- Sarah Palin, governor of Alaska and VP candidate under John McCain. Attended six schools in six years, with nobody remembering her. Why chosen as VP candidate? A bunch of Republicans on a cruise stopped in Juneau and met her, though she was pretty, thought she would appeal to female voters. And McCain liked taking risks. Once chosen, they discovered she knew nothing. Sat her in a hotel room and schooled her in world history. In interviews, she avoided wrong answers by being vague and incomprehensible, and talking about Alaska’s oil reserves. And stoked fear and hate toward Barack Obama. McCain and Palin lost. Yet she made a bit impact in a short period of time through the media, especially Fox News.
- In her wake were other of her ilk: Rand Paul, Ron Johnson, Michele Bachmann, Rick Perry, Rick Santorum, Herman Caine.
- The Third Stage: Celebration
- Trump. Dumb, or smart? Trump thinks himself a genius. Everyone who’s ever known Trump disagrees. Uninformed, idiot, kindergartner, moron. Speaks at a fourth-grade level. Doesn’t read, anything. Easily bored. Went bankrupt six times. Skeptical of science, ignorant of history. Confused about countries, states, religion. To many, none of this matters. Like professional wrestling. Much, much more.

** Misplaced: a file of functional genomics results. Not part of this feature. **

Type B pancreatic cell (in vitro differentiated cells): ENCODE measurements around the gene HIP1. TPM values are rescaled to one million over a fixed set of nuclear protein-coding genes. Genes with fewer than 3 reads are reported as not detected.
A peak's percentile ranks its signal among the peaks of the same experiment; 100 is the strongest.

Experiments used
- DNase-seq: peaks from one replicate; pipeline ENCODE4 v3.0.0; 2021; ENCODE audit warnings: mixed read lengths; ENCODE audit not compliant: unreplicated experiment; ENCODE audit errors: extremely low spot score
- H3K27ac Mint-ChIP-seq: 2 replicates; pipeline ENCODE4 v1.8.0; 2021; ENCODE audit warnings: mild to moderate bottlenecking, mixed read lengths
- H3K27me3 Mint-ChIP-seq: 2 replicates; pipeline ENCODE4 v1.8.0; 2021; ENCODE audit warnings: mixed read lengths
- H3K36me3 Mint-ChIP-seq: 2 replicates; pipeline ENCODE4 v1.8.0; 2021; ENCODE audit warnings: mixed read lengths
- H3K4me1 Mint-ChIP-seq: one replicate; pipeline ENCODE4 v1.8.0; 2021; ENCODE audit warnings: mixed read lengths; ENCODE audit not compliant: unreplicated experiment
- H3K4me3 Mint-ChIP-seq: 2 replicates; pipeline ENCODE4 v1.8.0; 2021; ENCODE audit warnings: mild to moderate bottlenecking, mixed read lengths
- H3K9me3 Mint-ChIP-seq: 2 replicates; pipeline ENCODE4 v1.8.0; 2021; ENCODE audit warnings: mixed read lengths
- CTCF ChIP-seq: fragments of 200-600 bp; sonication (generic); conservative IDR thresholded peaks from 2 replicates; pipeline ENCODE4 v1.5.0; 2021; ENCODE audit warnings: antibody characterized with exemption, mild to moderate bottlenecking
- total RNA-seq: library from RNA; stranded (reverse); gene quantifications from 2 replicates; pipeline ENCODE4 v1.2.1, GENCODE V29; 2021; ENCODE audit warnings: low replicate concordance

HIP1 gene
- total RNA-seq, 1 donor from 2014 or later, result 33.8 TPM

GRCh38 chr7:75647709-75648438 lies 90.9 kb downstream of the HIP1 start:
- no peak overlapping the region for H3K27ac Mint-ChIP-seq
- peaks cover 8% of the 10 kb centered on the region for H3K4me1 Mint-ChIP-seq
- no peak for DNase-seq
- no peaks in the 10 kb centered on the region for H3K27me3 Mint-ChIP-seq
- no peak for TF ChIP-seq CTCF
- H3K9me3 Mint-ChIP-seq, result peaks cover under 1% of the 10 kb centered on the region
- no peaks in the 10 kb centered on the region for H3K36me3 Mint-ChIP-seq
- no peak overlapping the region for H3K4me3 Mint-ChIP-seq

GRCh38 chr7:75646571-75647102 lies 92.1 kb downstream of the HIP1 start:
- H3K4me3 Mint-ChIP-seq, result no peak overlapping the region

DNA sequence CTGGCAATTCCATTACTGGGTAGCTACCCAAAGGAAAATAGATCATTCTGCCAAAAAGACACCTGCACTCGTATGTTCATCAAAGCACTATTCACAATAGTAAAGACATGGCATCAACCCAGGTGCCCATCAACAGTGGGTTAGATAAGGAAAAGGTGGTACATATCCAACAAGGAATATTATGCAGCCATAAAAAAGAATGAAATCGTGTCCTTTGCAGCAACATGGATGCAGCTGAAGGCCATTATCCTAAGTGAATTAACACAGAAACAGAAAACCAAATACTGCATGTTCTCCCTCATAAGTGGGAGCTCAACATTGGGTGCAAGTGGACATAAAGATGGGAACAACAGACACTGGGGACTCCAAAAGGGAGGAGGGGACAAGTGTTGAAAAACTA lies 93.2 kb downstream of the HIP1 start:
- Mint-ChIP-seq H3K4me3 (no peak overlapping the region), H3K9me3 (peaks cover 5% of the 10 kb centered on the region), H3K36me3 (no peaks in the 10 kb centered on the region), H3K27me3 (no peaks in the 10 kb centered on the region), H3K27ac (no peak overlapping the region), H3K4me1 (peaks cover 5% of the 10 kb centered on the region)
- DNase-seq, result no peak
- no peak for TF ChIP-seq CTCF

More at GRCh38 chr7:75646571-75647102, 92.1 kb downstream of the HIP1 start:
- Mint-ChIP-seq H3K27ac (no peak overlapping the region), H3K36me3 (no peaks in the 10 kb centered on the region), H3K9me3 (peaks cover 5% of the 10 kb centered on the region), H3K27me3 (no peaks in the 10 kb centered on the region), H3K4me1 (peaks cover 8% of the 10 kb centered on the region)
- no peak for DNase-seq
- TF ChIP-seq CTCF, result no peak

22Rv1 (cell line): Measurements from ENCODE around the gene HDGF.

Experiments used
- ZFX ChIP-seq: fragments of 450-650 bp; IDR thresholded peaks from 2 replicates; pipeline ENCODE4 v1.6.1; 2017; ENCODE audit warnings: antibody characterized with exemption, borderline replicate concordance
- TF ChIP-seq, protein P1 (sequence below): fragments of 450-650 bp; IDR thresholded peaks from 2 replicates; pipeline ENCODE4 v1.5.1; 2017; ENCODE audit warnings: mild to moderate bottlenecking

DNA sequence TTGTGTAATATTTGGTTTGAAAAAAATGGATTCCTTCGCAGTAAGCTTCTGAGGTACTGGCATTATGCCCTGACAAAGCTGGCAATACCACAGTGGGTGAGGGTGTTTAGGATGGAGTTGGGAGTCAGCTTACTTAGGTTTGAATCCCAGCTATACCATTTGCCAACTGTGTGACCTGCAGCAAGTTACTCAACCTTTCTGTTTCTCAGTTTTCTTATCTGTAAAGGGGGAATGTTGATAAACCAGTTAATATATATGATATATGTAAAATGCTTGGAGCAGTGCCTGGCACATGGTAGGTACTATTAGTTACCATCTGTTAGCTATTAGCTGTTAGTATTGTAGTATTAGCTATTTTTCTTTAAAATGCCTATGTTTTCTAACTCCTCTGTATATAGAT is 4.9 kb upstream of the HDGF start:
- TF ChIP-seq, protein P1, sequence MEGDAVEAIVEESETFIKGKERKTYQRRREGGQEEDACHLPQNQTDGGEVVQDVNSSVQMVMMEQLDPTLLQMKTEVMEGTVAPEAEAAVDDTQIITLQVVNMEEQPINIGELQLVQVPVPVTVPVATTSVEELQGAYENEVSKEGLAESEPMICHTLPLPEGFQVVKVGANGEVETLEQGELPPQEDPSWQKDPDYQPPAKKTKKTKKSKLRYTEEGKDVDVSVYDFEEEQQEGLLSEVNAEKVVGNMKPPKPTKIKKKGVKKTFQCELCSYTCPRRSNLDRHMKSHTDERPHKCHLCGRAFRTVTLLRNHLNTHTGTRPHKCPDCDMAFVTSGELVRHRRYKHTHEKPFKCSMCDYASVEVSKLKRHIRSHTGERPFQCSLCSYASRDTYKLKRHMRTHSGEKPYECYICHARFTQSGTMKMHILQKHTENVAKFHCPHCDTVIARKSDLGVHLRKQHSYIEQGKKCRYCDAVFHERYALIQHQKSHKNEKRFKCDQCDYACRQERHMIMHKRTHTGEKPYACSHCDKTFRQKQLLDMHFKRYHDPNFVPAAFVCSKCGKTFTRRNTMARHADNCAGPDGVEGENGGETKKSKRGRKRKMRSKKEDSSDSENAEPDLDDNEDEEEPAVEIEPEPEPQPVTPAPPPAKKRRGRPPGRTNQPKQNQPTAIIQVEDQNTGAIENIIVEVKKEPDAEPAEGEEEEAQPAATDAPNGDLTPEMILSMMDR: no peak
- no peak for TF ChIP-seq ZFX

- He made things up, following Steve Bannon’s “flood the zone with sh*t”, as did his wannabees: Greene, Boebert, Rubeville, Gohmert, Brooks, Scott, Gaetz, Cruz, DeSantis, Hawley. So why was Trump elected? 1) He was a celebrity, and had dived into politics by buying full-page ads in the NYT opining on various topics he knew nothing about, but with arguments that appeals to simple-minded conservatives (and never apologized when he was wrong); 2) my opinion, not anything the author said — he appealed to racists steaming from eight years of a presidency by a black man.
Trump’s tactics on Jan. 6th go back to Trump’s father, and before: vandalism to get their way. 1970; 2000; 2016. And the unlikely hero of January 6th was… Quayle! Who gave advice to Mike Pence about following the law.
Reagan started it all with his talk of “government is the problem.” He and his successors never did nuance.